FCC Puts Ombudsman In Charge of Net Neutrality Complaints
The FCC today appointed Parul P. Desai to serve as the Open Internet ombudsperson. Desai, Assistant Bureau Chief and Director of Consumer Engagement in the Consumer and Governmental Affairs Bureau, will act as the public's primary point of contact within the agency for formal and informal questions and complaints concerning the Open Internet rules, which went into effect June 12. By law, broadband companies are not allowed to throttle internet speeds, are not allowed to block apps/services, and are not allowed to create fast lanes via paid-prioritization schemes. Consumers who feel their internet provider is violating one or more of these rules should reach out to the FCC through Ms. Desai. The rules may have gone into effect, but the FCC is facing a large number of legal challenges to the rules that may eventually alter them.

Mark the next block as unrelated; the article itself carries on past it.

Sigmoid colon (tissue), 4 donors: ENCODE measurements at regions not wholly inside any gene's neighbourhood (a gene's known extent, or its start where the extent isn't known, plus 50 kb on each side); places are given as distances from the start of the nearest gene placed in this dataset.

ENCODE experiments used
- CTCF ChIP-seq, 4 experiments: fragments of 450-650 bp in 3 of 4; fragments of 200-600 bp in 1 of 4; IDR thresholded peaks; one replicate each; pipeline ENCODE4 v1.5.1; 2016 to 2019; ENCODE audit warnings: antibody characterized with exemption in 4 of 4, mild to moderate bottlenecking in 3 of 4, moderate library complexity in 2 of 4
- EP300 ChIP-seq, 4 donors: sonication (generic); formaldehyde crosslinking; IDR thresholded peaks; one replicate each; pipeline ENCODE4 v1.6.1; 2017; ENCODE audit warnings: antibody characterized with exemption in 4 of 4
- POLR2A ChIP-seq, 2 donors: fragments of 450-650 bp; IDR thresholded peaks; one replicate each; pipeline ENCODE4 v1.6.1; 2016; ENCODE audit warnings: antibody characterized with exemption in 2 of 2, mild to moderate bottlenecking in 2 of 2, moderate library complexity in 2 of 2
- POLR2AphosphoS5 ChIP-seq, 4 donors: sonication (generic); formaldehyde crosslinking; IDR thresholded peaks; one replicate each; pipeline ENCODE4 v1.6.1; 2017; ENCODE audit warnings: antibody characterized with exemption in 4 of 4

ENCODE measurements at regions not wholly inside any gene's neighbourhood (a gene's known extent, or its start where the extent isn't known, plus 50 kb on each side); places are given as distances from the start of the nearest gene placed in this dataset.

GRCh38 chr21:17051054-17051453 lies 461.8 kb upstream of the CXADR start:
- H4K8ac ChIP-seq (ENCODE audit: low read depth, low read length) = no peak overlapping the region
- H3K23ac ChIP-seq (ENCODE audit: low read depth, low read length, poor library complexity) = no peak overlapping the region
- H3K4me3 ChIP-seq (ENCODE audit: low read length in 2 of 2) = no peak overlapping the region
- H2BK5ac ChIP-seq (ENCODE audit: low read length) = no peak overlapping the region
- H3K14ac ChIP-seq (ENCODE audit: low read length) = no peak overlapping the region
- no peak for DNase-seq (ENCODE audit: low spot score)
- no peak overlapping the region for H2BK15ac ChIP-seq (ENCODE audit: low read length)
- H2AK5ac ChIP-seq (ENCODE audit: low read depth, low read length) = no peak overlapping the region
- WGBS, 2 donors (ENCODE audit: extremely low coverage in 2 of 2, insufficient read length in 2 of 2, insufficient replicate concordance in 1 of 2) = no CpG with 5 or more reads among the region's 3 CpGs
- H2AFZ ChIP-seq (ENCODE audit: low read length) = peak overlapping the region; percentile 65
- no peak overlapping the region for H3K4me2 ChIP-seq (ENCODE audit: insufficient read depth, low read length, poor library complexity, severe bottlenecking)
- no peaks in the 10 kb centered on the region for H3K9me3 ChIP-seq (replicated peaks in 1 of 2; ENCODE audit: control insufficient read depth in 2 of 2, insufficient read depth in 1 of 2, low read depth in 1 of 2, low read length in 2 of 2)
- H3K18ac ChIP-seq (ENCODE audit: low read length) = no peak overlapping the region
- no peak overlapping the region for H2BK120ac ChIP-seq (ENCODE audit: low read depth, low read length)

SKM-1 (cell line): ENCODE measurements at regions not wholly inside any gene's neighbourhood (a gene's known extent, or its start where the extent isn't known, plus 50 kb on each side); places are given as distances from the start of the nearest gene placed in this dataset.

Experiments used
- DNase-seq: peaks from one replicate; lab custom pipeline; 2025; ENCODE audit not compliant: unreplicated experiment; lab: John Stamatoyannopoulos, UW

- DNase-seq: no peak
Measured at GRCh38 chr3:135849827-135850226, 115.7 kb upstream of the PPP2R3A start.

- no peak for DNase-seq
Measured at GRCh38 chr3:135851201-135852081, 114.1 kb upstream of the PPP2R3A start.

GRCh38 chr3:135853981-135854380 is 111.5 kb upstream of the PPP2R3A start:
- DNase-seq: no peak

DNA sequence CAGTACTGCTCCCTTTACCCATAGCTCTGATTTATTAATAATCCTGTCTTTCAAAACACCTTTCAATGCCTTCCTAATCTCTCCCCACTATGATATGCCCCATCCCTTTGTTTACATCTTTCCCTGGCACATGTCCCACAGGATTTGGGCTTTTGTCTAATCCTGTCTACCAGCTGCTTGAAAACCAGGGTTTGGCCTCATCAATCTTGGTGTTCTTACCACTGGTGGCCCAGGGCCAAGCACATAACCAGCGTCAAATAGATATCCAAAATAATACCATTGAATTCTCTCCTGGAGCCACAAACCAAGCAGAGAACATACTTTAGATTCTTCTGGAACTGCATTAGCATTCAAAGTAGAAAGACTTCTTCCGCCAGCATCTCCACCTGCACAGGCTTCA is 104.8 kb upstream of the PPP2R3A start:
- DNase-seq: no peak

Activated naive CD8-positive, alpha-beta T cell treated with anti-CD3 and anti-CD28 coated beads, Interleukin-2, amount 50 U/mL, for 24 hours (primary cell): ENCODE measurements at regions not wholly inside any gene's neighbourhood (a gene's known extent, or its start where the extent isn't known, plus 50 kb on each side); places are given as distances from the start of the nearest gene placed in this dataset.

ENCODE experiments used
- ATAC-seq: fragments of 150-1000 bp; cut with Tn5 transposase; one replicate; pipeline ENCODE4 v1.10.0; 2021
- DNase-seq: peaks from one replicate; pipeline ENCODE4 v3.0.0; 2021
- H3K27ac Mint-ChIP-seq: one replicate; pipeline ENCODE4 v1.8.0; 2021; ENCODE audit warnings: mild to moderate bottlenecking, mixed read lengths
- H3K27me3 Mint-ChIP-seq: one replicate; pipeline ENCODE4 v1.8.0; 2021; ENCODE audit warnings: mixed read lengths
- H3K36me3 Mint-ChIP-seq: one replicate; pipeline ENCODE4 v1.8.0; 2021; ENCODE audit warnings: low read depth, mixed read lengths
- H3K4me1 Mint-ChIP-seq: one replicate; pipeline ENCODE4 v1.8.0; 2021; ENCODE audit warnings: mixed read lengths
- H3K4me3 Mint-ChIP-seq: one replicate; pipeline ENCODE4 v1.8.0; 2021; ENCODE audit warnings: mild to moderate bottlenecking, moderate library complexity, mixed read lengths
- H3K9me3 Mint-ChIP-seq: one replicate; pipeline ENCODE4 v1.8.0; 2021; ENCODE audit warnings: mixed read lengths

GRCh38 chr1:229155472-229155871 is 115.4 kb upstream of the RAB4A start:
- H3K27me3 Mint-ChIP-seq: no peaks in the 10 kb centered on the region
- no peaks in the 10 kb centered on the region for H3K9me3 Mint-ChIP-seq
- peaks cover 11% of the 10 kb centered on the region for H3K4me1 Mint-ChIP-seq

Appeals Court Upholds FCC's Net Neutrality Rules
The U.S. Court of Appeals for the District of Columbia today upheld the FCC's 2015 net neutrality rules.
First Net Neutrality Case to Reach Court in Early December
USTelecom and other opponents to the FCC's net neutrality rules will have their first day in court come December. The U.S.
Net Neutrality Rules Officially Expire Today
American consumers are no longer protected by the net neutrality regulations put in place in 2015 by the Obama administration. The rules were voted down by the Republican-led FCC in December 2017 and effectively evaporate today.
Washington State First to Approve Its Own Net Neutrality Rules
The State of Washington on Monday approved its own set of laws regulating net neutrality after the FCC voted in December to scrap such laws at the federal level. The law bans internet providers from throttling and/or blocking content, and also mandates that they make public their network management policies.